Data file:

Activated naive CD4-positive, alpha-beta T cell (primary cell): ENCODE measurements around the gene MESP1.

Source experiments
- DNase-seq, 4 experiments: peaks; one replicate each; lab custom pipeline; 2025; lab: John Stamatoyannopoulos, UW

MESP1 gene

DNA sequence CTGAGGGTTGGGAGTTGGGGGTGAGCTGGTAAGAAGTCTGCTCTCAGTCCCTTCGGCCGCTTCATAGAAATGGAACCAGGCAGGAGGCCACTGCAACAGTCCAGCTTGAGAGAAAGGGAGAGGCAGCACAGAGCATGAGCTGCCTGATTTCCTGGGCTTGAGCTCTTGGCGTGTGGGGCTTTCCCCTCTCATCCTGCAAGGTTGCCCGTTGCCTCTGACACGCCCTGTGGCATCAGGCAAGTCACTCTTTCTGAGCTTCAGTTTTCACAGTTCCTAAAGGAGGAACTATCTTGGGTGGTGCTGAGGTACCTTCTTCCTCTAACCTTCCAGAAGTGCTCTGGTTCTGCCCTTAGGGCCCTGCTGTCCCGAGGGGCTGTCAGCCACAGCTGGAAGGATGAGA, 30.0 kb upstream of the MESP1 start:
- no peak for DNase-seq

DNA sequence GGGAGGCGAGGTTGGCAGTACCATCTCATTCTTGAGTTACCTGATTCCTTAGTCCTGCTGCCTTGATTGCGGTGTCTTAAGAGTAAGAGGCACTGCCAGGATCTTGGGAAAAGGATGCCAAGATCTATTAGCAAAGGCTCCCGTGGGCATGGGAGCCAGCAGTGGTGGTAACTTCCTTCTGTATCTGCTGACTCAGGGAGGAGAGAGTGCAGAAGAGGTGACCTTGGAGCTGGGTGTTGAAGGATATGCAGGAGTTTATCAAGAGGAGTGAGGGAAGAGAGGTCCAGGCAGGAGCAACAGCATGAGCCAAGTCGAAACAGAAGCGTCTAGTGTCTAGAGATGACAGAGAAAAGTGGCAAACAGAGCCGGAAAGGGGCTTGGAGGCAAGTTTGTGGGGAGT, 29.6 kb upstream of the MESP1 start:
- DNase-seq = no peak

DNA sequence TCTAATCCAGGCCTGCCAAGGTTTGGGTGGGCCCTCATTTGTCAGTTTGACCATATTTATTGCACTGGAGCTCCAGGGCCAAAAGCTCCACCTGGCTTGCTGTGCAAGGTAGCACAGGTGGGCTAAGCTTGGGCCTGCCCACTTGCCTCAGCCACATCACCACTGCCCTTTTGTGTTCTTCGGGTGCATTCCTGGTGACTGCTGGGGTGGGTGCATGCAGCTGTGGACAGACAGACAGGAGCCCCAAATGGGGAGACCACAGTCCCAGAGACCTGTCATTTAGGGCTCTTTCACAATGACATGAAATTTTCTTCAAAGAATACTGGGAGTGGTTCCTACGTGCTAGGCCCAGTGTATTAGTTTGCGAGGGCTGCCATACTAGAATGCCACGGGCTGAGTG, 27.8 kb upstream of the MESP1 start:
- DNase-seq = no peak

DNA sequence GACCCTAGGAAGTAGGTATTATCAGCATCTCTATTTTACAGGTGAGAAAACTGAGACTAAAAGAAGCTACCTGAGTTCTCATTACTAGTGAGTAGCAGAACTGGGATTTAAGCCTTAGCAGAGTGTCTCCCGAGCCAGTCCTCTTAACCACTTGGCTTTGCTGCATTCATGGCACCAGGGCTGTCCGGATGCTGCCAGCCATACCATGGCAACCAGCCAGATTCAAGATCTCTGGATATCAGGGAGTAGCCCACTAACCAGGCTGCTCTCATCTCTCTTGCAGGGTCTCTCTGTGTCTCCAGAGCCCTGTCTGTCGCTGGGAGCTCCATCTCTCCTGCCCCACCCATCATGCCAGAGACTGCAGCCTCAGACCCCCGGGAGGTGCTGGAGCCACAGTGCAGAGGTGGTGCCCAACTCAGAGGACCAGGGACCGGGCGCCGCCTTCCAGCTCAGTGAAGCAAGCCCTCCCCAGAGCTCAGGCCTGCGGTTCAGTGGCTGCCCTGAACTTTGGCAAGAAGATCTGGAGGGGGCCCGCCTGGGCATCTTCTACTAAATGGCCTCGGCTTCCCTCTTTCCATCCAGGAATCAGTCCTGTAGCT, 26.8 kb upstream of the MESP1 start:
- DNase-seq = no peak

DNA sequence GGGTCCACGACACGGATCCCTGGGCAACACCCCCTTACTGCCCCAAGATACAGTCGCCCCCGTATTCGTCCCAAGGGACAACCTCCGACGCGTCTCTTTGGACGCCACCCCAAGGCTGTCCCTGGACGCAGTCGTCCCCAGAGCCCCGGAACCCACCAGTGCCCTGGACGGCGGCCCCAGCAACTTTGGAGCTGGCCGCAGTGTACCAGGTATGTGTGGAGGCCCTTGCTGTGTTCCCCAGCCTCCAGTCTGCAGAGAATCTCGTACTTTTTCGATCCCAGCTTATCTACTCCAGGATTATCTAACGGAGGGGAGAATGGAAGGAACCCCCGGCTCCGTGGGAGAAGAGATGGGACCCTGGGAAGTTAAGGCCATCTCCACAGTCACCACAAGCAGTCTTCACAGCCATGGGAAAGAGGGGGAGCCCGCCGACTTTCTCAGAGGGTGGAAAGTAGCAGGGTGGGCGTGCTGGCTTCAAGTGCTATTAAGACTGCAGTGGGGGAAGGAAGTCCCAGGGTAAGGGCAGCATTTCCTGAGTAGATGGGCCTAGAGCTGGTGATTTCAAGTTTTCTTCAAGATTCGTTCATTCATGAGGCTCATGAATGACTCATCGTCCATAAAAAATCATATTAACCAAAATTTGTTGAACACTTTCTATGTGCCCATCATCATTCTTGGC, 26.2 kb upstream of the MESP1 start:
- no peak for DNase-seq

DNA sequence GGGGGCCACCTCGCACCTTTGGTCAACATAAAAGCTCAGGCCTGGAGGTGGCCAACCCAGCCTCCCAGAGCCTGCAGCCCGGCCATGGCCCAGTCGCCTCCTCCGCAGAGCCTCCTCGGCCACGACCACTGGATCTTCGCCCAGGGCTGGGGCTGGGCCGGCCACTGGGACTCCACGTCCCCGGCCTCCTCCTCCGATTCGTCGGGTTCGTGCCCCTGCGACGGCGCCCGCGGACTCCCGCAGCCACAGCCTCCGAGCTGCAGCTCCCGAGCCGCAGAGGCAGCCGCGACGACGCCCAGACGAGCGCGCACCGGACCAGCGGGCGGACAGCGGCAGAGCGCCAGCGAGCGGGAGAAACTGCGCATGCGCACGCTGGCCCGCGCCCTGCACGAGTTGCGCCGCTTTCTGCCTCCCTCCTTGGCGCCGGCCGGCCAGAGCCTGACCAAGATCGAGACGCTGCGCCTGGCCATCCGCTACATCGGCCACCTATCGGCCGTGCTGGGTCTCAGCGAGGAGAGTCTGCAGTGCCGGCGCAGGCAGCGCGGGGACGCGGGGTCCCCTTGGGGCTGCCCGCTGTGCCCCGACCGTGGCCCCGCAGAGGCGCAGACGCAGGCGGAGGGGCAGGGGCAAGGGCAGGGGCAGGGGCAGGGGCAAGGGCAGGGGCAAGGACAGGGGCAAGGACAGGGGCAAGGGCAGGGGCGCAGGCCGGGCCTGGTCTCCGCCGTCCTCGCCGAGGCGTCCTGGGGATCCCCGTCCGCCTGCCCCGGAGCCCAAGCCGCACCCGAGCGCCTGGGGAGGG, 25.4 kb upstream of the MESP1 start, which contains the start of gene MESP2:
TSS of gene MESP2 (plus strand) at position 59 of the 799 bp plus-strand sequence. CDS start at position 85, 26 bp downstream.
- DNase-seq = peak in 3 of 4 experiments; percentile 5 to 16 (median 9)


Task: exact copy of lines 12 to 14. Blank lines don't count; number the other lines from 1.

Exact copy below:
- DNase-seq = no peak

DNA sequence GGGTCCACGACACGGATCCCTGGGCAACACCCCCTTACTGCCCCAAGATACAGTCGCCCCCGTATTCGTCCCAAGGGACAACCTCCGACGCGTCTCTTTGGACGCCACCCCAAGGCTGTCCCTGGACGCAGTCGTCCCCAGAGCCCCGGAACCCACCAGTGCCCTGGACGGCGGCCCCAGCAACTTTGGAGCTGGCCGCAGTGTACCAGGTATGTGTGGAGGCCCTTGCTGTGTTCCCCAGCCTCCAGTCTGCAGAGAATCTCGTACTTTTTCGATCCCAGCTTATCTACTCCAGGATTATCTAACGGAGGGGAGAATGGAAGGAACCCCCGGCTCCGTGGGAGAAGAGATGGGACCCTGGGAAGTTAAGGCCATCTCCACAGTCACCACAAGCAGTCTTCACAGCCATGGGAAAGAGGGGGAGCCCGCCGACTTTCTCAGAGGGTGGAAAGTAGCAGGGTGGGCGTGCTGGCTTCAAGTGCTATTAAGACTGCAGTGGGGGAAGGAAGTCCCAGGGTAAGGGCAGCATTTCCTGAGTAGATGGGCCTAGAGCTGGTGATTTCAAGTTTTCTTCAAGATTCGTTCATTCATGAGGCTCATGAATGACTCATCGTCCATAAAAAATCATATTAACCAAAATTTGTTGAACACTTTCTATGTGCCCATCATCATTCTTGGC, 26.2 kb upstream of the MESP1 start:
- no peak for DNase-seq